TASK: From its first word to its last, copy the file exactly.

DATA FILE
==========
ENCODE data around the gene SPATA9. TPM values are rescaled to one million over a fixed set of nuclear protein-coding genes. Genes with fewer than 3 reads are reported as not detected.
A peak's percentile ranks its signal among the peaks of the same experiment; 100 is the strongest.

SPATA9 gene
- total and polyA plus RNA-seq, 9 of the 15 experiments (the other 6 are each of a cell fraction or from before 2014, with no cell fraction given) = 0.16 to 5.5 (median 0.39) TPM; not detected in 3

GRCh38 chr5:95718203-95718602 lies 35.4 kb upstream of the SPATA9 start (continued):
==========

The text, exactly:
ENCODE data around the gene SPATA9. TPM values are rescaled to one million over a fixed set of nuclear protein-coding genes. Genes with fewer than 3 reads are reported as not detected.
A peak's percentile ranks its signal among the peaks of the same experiment; 100 is the strongest.

SPATA9 gene
- total and polyA plus RNA-seq, 9 of the 15 experiments (the other 6 are each of a cell fraction or from before 2014, with no cell fraction given) = 0.16 to 5.5 (median 0.39) TPM; not detected in 3

GRCh38 chr5:95718203-95718602 lies 35.4 kb upstream of the SPATA9 start (continued):